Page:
Thursday, May 20, 2010

Is it or isn't it?

This the the 'Wem Ghost', photographed in 1995 by Tony O'Rahilly while photographing the town hall as it burned in a fire. Apparently it was a real-film rather than a digital photo and while it could be faked using real film, it's very hard to do that without it being spotted. Digital fakery is easy, but apparently this image wasn't digital.

Now, someone claims to have debunked this photo. Brian Lear claims the girl's image appears in a 1922 postcard - the girl at the left of the picture.

Unfortunately these are the only images I have, the ones from the newspaper article I've linked to. I can't enlarge the postcard to see if it's the same girl so I'll take it on trust that the two girls look very similar. They certainly seem to be wearing the same clothes.

I'm not convinced that this is a debunking. I'm not convinced by the original photo either because I'm not aware of any checks made on the negatives. Even so, all I really see here is that the Wem Ghost was dressed in 1920's style and looks like - indeed might have been - the same girl from the Wem postcard printed some 75 years earlier.

There was speculation that the Wem ghost was Jane Churm, who accidentally set fire to an older town hall in the town in 1677. The correlation in dress between the 1920's postcard and the ghost photo suggests it wasn't - but it still does not prove that the ghost photo was faked.

It is possible that the ghost photo contains the image of that girl from the 1920's postcard. She was resident in the same town and we have no record of when she died. It might have been the day after the postcard photo was taken and she might have been haunting the town since then. So the Wem Ghost might indeed be that girl from the postcard.

Or it could have been faked by transposing the postcard image onto the burning town hall. I don't think her stance is the same in the ghost photo as in the postcard but I'd need better images of both to be sure. I also don't think a 1920's postcard photo would reproduce well enough to produce the ghost image. There should be visible grain in the image, and it would be different between the image of the girl (taken with 1920's film) and the image of the fire (taken with 1995 film).

Any competent photo technician could spot that. Hell, with images from 1920 film and 1995 film, anyone with a hand lens should be able to see it.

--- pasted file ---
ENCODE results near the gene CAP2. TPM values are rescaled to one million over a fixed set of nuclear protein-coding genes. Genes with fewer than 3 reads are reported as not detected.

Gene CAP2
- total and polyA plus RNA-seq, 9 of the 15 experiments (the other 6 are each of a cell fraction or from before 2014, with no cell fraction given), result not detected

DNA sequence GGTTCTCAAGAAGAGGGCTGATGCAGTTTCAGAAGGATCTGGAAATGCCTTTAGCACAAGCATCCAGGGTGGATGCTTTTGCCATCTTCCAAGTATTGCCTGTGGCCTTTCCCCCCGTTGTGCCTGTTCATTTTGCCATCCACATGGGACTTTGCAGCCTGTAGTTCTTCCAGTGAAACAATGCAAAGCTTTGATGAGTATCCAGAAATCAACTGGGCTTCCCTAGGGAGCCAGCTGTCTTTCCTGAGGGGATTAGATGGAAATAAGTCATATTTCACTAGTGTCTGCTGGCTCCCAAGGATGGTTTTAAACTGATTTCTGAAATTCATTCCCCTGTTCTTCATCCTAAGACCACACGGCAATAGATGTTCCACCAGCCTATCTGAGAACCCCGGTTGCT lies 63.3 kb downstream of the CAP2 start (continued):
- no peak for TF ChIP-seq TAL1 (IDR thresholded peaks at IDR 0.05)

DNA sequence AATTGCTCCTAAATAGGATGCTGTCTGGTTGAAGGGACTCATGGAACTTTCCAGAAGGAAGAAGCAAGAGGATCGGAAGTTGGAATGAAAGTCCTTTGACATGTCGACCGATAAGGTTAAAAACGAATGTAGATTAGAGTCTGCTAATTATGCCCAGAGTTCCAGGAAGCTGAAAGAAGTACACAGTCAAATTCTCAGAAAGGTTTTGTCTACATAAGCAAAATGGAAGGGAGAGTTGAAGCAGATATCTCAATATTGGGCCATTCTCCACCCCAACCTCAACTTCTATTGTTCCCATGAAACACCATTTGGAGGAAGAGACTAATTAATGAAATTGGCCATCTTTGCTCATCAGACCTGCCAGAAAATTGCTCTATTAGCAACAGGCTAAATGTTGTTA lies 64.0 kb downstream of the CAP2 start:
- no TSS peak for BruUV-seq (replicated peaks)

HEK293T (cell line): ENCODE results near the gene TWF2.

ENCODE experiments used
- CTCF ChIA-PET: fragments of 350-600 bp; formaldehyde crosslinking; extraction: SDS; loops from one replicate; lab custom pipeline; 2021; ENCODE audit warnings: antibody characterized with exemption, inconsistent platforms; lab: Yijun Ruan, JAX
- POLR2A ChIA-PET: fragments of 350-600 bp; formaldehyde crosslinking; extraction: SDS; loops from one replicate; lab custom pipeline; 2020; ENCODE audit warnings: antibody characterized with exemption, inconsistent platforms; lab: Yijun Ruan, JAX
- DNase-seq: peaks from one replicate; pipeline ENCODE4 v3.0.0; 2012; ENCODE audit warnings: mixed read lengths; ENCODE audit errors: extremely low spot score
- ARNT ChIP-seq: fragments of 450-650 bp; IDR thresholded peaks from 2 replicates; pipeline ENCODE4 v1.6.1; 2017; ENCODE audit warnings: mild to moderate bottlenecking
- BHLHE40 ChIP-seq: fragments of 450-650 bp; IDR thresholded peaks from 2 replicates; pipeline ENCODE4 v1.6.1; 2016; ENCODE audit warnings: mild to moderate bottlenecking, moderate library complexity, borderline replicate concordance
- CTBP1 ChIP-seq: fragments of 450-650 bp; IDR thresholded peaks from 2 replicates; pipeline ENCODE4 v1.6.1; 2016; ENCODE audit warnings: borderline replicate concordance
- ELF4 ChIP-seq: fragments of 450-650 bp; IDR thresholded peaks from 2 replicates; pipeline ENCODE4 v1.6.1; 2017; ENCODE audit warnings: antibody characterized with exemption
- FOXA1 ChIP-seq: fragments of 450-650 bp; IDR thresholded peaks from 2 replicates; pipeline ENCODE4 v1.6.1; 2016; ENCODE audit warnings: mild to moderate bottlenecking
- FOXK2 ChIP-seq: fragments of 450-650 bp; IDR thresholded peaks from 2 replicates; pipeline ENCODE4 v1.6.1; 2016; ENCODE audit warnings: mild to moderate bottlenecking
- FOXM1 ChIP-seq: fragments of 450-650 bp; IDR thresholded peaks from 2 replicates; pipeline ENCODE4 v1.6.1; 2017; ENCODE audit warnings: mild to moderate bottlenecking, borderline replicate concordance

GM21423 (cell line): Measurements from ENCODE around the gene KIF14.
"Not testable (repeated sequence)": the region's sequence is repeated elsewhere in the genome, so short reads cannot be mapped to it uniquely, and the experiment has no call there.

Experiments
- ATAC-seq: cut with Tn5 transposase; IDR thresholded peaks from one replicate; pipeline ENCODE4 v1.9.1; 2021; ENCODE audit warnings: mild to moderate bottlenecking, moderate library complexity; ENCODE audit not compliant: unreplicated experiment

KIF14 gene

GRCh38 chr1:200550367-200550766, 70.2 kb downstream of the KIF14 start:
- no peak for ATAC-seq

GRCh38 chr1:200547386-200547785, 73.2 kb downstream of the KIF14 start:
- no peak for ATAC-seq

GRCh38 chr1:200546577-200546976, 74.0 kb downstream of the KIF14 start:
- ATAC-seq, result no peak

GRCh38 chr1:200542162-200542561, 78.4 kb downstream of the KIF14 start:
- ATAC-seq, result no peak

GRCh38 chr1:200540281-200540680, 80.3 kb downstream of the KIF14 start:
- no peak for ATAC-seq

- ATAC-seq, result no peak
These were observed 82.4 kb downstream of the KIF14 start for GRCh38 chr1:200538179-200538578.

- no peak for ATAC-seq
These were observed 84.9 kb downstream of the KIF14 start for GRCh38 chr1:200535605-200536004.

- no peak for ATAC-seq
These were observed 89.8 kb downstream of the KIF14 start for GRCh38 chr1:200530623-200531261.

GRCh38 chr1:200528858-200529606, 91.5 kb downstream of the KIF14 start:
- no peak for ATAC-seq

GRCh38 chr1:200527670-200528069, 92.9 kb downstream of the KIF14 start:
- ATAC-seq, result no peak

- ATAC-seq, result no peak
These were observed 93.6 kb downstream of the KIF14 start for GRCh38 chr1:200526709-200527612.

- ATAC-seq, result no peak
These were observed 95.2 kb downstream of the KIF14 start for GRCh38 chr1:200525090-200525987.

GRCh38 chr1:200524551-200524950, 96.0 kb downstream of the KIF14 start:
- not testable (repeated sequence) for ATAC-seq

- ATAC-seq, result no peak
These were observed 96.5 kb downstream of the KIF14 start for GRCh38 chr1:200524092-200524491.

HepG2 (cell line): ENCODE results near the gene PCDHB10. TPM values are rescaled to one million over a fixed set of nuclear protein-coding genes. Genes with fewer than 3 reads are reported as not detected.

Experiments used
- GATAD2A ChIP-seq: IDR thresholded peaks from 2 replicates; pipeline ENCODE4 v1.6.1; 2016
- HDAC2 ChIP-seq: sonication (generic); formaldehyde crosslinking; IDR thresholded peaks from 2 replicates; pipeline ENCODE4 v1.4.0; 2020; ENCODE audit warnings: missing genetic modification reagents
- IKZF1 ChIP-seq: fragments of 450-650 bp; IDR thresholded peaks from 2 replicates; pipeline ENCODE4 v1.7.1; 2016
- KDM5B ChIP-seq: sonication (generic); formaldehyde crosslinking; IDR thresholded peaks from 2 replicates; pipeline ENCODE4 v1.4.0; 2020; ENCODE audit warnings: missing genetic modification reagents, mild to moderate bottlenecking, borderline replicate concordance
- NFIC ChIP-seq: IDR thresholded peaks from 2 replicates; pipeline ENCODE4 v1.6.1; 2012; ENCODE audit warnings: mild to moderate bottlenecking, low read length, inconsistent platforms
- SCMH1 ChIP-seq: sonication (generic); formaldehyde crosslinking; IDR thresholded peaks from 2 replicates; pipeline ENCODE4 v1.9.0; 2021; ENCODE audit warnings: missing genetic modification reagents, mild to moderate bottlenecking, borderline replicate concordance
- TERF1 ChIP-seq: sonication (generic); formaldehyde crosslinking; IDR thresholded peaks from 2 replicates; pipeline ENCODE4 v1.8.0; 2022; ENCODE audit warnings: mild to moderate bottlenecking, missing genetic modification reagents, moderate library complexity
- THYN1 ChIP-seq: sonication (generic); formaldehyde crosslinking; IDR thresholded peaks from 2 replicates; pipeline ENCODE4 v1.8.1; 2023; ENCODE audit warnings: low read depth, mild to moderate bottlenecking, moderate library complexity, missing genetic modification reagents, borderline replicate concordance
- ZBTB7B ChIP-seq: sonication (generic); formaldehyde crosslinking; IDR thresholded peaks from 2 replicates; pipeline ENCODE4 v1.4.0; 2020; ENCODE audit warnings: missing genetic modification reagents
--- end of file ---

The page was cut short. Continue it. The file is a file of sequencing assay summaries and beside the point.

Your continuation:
I'll look out for better quality images on the Internet. The Wem ghost photo won't be hard to find, but the postcard might be.

I'm not saying the ghost photo is real, but I don't believe this debunking is credible. The ghost photo, for me, stays in the 'not disproven' category.

UPDATE - The Shropshire Star is where this story originated. They have an enlarged image of the girl in the postcard and she does look very, very similar to the one in the ghost photo. Even down to the shadow across her face.

The case for 'fake' is very strong indeed for this one.


Regina Richards said...

I agree that the photo and postcard need to be blown up and viewed more carefully before I'd consider it de-bunked. But they do seem similar.

Romulus Crowe said...

They do, but if you take an image from a 1920's postcard it will be of low quality by today's standards. It's not even the best photo paper available in 1920, just a postcard image.

It should be easy to spot that.

You can fake a negative too but it would not be in the right sequence on the negative strip. It couldn't even be on the same film. You'd need to develop the film of the building, overlay the images and photograph the overlay. The faked image won't be on the same negative strip as either of the originals. Again, easy to spot.

I don't know if anyone has checked, that's why I can't defend the ghost photo.

Romulus Crowe said...

I think this might kill this particular photo:

Use the slider to fade between the two images.

Southern Writer said...

I think Compton nailed it. There's not much left to say. Shame.

Romulus Crowe said...

It's a pity but then there are so many fakes out there now, it's very hard to find a good image.

So far, the 'Brown Lady' photo has not been broken. The photographer even had observers present while he developed the negative and made the print.

There are a tremendous number of fakes, but not all ghost photos are fake, not by a long shot.

The trouble is that the fakes make the headlines and the sceptics push the line that 'this one is fake, so they are all fake'.

That has nothing to do with the 'science' they pretend to support.

It's personal agenda, nothing more.

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